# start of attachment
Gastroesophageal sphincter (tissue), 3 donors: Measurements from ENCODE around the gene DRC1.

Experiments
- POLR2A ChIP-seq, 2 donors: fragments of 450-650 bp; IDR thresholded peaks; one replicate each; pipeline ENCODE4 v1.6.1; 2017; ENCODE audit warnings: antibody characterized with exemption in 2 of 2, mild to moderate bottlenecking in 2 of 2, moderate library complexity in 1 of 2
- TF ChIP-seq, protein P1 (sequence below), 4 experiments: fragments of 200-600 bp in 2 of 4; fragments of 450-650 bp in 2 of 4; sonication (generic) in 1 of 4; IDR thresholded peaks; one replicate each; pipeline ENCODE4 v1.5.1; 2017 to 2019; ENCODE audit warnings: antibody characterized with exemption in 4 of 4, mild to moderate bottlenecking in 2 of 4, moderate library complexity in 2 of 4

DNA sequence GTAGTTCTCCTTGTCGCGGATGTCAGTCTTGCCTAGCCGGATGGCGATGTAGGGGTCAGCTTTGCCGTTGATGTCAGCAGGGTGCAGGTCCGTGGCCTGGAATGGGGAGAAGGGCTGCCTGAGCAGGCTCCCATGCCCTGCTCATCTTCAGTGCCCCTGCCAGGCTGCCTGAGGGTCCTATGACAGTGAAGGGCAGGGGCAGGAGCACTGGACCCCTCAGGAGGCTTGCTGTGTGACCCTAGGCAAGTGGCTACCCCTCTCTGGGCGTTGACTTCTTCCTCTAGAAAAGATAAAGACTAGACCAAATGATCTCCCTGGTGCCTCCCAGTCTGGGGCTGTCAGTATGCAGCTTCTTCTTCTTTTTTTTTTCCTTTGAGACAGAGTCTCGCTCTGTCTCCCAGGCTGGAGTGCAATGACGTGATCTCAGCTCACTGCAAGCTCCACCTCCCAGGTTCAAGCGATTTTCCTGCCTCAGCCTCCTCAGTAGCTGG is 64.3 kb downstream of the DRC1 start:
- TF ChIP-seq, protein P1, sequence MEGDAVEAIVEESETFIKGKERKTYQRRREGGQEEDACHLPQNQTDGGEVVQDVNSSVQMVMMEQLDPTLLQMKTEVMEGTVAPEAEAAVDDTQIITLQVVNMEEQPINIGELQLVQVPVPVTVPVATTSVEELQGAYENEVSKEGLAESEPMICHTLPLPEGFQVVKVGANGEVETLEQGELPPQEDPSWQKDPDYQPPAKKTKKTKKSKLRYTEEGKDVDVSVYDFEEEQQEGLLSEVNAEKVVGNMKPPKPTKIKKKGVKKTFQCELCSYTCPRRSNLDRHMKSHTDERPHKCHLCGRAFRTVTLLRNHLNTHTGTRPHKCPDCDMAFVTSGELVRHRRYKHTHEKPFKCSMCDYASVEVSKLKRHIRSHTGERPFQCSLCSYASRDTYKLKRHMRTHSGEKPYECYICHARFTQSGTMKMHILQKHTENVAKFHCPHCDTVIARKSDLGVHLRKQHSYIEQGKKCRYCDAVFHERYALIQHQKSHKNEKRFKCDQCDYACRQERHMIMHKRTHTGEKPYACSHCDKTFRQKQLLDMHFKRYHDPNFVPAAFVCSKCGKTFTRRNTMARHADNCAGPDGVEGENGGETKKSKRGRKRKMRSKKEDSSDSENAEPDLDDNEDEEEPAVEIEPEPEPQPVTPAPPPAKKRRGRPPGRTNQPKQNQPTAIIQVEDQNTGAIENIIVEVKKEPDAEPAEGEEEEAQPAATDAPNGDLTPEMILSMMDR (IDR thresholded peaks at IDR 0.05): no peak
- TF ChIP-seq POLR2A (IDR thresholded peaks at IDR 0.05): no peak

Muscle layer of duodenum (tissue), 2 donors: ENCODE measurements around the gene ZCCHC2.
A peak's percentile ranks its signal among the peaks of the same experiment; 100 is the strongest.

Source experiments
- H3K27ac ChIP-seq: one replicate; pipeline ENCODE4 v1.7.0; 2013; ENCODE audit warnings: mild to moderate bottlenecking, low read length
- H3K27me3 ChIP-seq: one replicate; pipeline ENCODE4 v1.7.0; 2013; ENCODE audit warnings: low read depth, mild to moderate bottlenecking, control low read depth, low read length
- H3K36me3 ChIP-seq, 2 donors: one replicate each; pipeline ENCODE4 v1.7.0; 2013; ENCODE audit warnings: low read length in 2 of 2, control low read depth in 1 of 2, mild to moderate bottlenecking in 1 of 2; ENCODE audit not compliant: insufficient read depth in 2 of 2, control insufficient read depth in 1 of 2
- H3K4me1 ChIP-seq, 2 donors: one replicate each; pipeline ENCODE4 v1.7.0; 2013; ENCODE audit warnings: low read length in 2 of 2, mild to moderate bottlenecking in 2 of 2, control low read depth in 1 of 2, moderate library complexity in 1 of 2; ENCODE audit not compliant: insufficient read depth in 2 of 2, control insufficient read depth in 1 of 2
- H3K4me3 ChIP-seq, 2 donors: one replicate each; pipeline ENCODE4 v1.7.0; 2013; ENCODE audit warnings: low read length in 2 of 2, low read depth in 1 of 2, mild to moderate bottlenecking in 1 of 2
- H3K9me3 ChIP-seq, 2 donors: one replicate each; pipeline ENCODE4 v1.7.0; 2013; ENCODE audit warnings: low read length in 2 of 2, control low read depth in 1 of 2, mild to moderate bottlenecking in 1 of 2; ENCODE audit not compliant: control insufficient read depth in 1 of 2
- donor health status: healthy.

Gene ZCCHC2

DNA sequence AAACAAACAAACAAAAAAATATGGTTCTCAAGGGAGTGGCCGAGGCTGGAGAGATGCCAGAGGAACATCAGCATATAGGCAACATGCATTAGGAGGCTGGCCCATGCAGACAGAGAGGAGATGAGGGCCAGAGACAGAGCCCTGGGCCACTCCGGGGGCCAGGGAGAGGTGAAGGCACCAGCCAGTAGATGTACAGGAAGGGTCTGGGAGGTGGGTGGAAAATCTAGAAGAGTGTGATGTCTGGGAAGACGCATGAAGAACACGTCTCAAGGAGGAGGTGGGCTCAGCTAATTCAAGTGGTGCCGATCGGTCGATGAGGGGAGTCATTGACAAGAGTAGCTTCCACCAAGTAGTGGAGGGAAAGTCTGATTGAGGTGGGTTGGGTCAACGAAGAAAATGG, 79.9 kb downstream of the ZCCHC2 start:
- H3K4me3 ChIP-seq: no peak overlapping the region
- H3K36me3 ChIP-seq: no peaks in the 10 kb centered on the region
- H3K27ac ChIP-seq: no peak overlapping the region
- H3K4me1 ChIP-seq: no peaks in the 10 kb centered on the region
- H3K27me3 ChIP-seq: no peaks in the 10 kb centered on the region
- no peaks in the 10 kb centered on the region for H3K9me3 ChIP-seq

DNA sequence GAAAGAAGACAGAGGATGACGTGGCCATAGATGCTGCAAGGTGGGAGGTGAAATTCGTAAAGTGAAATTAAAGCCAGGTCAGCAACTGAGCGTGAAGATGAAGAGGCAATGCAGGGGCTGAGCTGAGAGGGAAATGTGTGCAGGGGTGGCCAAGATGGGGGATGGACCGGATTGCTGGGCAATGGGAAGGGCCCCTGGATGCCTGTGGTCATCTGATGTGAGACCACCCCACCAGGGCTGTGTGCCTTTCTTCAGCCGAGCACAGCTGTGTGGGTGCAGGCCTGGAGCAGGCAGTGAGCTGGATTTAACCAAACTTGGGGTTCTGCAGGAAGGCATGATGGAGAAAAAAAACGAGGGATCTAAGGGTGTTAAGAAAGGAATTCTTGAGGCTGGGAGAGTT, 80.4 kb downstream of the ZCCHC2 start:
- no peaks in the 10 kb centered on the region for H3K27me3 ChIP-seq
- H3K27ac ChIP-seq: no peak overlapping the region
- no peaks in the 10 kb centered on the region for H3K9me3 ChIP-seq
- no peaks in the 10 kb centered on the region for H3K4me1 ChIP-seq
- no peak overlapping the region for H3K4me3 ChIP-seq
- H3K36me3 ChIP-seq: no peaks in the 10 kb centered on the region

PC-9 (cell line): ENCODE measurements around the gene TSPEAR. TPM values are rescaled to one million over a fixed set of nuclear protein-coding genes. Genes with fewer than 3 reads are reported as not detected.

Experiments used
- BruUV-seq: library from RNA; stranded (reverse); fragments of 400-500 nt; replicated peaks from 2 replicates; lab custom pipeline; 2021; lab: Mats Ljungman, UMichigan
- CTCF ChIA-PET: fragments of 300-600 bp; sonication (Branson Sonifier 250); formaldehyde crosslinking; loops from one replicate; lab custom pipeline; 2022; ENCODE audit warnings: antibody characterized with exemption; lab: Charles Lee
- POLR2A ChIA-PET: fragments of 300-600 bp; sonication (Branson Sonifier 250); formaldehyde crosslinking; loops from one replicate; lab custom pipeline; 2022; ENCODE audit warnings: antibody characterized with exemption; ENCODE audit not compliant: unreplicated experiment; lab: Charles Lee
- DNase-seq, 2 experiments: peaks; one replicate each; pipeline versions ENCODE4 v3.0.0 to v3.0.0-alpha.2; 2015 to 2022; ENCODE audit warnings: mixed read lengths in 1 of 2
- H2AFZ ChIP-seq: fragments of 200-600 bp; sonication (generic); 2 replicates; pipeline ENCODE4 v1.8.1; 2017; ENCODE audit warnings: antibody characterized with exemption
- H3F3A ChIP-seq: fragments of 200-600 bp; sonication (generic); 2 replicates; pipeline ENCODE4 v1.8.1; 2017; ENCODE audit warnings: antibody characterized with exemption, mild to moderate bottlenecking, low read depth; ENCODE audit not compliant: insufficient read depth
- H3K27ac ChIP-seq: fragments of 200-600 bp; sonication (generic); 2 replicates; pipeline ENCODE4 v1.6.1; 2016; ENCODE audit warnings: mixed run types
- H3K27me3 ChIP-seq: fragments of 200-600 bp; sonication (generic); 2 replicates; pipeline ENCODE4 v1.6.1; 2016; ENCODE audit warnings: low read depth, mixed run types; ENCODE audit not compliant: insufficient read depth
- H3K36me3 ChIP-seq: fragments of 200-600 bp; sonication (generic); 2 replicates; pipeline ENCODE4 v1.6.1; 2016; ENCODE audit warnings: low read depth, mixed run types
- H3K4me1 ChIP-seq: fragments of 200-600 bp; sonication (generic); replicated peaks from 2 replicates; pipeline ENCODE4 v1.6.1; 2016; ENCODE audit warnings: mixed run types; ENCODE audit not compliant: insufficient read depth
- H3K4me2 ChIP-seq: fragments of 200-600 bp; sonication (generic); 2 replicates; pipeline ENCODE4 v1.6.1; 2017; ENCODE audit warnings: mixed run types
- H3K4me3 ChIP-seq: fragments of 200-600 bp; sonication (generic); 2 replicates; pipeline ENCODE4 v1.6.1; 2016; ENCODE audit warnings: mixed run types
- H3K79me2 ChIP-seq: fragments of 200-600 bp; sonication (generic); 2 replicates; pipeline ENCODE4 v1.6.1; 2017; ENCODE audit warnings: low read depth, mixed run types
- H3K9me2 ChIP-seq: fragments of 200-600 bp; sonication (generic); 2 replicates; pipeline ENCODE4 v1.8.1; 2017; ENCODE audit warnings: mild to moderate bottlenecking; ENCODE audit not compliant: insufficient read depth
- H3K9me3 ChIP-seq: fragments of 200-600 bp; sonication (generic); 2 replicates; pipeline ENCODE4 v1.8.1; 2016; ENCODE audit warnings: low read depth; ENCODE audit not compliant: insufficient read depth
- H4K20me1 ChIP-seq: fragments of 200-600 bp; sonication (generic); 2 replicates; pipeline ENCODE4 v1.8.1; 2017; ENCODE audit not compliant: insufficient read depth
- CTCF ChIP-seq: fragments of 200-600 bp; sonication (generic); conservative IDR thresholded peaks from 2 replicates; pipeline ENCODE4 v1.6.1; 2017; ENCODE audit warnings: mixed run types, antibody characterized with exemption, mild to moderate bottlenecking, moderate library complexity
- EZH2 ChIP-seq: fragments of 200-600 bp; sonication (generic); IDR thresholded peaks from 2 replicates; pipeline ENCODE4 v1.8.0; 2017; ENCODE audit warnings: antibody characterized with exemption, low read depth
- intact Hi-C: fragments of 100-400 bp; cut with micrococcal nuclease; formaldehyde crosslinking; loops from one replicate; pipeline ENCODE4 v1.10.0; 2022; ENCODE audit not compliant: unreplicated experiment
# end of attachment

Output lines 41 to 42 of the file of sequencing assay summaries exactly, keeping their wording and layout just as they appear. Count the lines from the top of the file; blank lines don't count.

- H3K27ac ChIP-seq: fragments of 200-600 bp; sonication (generic); 2 replicates; pipeline ENCODE4 v1.6.1; 2016; ENCODE audit warnings: mixed run types
- H3K27me3 ChIP-seq: fragments of 200-600 bp; sonication (generic); 2 replicates; pipeline ENCODE4 v1.6.1; 2016; ENCODE audit warnings: low read depth, mixed run types; ENCODE audit not compliant: insufficient read depth